With the clouds thinning and sunshine making Wednesday afternoon and evening pleasant, the Mariners’ first break from baseball in almost two weeks was spent shaking hands after the game and enjoying some daytime baseball. It began with a standing ovation from most of the 1,250 people. -2 win over Angels.
It’s not just an off day to rest and recover from a 13-game streak in 13 days, as there is no game on Thursday and a three-game series against the Dodgers begins Friday at 7:10 p.m.
“We need a break,” coach Scott Servais said. “It’s been 13 days in a row. It’s been tough.”
What began on September 1 in New York as the start of an unforgettable 10-game road trip ended with two of three series wins against the Angels. Five wins and eight losses in those 13 games was less than ideal, and Seattle fell from first place in the American League West to third place as a wild card and was briefly out of the picture.
“This was a must-win series,” Servais said. “We didn’t get off to such a great start and missed Monday night’s game. But thanks to our players, we showed up every day and prepared to compete. No matter what the game wants, we have a group that can truly meet it.”
With this win, the Mariners improved to 81-65 and will remain in the postseason race.
“It’s never easy,” Servais said. “It’s not easy to win a series in September. It doesn’t matter if you’re playing a playoff team or another team that has young players trying to prove something.”
The Angels, without Mike Trout and Shohei Ohtani, fall into the latter category.
The framework for the win began with another quality outing from right-hander Luis Castillo. turning 30 years oldth Early in the season, he pitched six innings, allowing three hits, two runs, three walks, and eight strikeouts, improving to 13-7.
“What he’s done for us since we acquired Luis Castillo has been just extraordinary,” Servais said. “He changed the whole mindset of our pitching staff and changed our usual attack mode. It really helped our young pitchers as well.” Even after seeing this, he doesn’t change anything. ”
Castillo set his preseason goals to be the Mariners’ Opening Day starter, make the American League All-Star team and win the Cy Young Award. He achieved his two of them. New York’s Gerrit Cole is the favorite to win the Cy Young Award, but Castillo is likely to finish in the top three.
“I set those goals at the beginning of spring training, but I’m not thinking about achieving the goals I set for myself,” he said through interpreter Freddy Lanos. “If it’s going to happen, it’s going to happen. But I’m not thinking about it.”
Castillo was mildly annoyed when he allowed a solo home run to Brett Phillips in the third inning, but his teammates responded with a score in the bottom of the inning. Julio Rodriguez hit a line drive that hit the left field wall for a double, and Josh Rojas scored from second base.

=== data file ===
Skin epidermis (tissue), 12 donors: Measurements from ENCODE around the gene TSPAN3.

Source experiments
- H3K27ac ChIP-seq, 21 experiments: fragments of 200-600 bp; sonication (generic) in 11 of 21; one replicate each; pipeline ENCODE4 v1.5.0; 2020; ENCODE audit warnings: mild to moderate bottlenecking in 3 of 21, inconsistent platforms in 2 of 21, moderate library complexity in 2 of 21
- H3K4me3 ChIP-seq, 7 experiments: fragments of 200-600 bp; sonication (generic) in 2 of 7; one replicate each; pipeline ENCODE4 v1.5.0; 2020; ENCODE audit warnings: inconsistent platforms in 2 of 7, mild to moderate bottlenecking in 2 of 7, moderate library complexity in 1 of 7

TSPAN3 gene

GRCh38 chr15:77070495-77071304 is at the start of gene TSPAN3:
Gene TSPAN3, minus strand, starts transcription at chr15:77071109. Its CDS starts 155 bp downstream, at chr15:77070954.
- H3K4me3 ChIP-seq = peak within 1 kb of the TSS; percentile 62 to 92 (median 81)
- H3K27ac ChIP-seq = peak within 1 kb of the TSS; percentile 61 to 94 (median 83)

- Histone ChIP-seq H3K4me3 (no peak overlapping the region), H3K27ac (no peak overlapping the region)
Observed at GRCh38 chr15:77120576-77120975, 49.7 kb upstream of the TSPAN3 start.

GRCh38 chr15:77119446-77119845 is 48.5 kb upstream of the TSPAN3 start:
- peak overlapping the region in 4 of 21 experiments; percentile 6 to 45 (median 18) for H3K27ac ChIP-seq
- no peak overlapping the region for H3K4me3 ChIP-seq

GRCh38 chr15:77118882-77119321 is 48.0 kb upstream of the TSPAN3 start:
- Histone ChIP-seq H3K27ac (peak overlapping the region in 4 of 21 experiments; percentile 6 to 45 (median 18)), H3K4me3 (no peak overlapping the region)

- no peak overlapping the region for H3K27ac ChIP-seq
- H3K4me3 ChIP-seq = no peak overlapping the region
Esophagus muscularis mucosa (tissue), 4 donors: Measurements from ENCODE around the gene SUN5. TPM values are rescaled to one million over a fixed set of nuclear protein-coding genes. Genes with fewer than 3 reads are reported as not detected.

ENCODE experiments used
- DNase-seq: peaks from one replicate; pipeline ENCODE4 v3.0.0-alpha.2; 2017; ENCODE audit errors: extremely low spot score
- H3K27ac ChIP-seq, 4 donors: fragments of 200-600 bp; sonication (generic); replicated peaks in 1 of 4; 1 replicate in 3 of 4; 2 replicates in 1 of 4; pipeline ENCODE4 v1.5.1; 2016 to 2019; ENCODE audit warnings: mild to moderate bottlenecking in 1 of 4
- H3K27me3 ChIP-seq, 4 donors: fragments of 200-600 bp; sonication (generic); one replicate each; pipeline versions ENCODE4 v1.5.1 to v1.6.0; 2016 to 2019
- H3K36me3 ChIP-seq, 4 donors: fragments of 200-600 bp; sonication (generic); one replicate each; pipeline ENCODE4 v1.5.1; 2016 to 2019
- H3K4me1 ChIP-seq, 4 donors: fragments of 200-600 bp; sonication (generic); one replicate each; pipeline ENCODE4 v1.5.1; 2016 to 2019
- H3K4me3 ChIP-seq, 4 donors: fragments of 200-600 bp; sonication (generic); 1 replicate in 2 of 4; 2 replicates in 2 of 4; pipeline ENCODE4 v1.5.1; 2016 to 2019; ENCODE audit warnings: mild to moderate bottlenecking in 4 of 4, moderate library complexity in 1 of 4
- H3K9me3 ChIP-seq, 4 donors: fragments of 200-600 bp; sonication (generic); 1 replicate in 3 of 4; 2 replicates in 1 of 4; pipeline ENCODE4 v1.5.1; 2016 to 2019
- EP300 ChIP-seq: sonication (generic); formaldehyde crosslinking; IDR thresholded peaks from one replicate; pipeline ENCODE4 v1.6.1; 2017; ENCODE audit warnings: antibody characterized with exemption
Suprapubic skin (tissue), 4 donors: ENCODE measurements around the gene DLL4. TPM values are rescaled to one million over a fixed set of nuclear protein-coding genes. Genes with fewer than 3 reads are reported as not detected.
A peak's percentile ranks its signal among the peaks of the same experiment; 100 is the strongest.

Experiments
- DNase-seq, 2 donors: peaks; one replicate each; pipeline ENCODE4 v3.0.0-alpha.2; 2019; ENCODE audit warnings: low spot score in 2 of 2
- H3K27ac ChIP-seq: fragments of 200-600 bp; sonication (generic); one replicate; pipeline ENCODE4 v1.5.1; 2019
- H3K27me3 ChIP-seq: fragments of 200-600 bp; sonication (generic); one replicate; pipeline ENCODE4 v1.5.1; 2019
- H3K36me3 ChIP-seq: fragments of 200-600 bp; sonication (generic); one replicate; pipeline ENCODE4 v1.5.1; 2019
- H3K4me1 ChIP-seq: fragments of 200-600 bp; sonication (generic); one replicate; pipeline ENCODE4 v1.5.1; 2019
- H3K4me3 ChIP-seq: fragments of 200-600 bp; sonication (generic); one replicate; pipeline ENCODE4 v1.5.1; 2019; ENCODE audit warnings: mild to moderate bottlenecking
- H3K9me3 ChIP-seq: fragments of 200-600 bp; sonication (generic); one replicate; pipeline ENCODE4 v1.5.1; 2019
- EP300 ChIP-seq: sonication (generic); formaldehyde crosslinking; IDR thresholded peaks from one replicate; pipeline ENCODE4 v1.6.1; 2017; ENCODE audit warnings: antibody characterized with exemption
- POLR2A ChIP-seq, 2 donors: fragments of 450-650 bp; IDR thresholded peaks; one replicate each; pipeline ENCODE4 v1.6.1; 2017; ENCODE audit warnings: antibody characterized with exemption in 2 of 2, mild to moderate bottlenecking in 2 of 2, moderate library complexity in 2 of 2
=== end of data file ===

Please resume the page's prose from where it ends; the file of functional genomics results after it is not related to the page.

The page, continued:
The Angels regained the lead in the fourth inning. Zach Neto took the field and Brandon Drury threw the ball into the left field seats for a scoring double.
However, the Angels’ bullpen, which started and ended the game, was unable to maintain the lead. Ty France gave Seattle the lead in the fifth inning by hitting left-handed Jose Suarez’s fastball with his elbow.
Suarez returned and struck out pinch hitters Dylan Moore and JP Crawford, and it looked like Seattle would remain scoreless for the inning.
With Rodriguez at bat and his team holding a 2-1 lead, Angels manager Phil Nevin chose to intentionally walk him and move the tying hit to second base. He also brought in right-hander Jimmy Hargett to match up with switch-hitter Cal Lowry, who was batting behind Rodriguez.
“Rodriguez has a good swing. He’s one of the best players in the game,” Nevin said. “We’re not going to let him beat us. I know exactly what’s going to happen.”
Rodriguez smiled when he was told to head to first base.
“They would rather play against someone else,” he said. “I was ready to compete. But I trust the guys behind me. I feel like we always prepare each other, we always do the job here.” So I’m always ready. I feel like every hitter behind me is going to make it. That’s what happened sometimes.”
The move backfired as Lowry singled to right, allowing France to score from second base and beating a throw home with a nifty slide.
“I was surprised,” Laurie said. “But Julio was in tears, and I don’t blame them at all. I was just there, trying to find the hole, trying not to do too much. That guy… It’s like he had my phone number the last few times I played against him.”
Teoscar Hernandez put the Mariners ahead with a strong one-hop ground ball to the middle, but Drury, who was guarding second base, couldn’t handle it. The ball bounced off his glove and into center field, and Rodriguez raced home.
Seattle’s bullpen covered the final three innings without allowing a run, despite heavy traffic. Right-hander Justin Topa executed a quality pickoff move to second base and caught Jordyn Adams, who was being overly aggressive on the key out. Matt Blasch and Andres Munoz were both key scoreless baserunners.